Fast forward to 2015 and 4 kids later. It's not so easy. The rewards are still immeasurable, but the difficulties...well, a little harder to overlook.
Every additional child somehow makes for double the laundry, so my laundry responsibilities have doubled FOUR times in the last 8 years. Each additional child means less time for cleaning but double the mess, more phone calls and appointments to make and less time to make them, more noise, less quiet. And each child comes with their own set of rules. This one can't be put on his belly or he'll scream til he pukes. This one needs to stay upright for 30 minutes after eating, or she pukes. This one won't drink day old breast milk...or he pukes. All the rules somehow involve puking.
Now I have four. I'm homeschooling two and trying to coax the third into sitting just long enough to color half a page. All the while trying to keep the fourth from...you guessed it...puking.
She is not going to be a basketball player, I'm certain. She couldn't hit the broad side of a barn with that puke. I need an adult sized bib to cover my chest and shoulders while burping her. As it is, I will use a large receiving blanket, because burp cloths are tiny and useless, and she will lean and scrape and crawl until she has the blanket pulled out of her way and a clear shot to vomit down between my boobs. On second thought, maybe she will be a baller, a scrappy one, and she likes a challenge.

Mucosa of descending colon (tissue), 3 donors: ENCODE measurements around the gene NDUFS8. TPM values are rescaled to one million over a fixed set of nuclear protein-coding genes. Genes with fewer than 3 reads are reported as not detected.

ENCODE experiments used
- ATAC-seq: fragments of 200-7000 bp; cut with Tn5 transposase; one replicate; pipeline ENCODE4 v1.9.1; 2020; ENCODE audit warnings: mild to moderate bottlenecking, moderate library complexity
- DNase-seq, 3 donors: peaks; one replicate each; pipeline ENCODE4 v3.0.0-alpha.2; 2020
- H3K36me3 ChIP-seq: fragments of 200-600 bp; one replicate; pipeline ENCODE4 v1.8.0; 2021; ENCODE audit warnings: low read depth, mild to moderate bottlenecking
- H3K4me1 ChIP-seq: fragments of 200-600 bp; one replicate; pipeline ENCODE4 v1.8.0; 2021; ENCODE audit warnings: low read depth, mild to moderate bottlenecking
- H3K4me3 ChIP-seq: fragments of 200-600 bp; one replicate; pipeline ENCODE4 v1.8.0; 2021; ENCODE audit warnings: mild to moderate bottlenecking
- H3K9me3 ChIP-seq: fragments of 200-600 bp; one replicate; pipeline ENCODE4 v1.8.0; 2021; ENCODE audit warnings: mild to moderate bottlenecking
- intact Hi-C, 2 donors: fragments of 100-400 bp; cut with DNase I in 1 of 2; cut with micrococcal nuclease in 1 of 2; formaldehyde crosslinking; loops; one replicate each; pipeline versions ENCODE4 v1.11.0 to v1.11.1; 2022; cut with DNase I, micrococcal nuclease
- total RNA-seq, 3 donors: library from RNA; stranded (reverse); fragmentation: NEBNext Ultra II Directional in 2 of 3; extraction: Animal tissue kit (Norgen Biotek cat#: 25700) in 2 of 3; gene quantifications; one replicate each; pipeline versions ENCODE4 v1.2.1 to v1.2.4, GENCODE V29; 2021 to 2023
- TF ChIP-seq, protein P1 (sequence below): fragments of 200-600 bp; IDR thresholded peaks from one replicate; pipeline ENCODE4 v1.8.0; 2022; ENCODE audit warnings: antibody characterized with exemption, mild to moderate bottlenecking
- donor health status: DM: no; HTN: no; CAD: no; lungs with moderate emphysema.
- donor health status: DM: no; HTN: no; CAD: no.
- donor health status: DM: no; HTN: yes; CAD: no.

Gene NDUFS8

And oddly enough, her "I'm gonna puke!" screaming and clawing is strangely similar to her "I need to eat!" screaming and clawing. Imagine an adult running around, frantically searching the cupboards for food right before puking. That's what life is like with her right now. And what's a mom to do when her new baby is clawing and scraping and rooting around for what I can only assume is sustenance? I feed her, and get rewarded with double the puke.
I could free up a lot of time in my days if she could keep her food down. Truth.
So, it's harder to overlook all of that from the trenches, where I am outnumbered, trying not to get taken out by projectiles, and trying to keep everyone else calm. The days go by faster and slower all at the same time...like these never-ending days which somehow pass me by weeks and months at a time.
But then there's a slow, quiet lull, a moment for me to peak up over the trench, somewhat skeptical of my safety, and find my toddler lovingly wiping the spit up from the babies mouth while my two oldest read to her and bounce her in her chair. And I am reminded that the rewards still far exceed the difficulties, no matter how much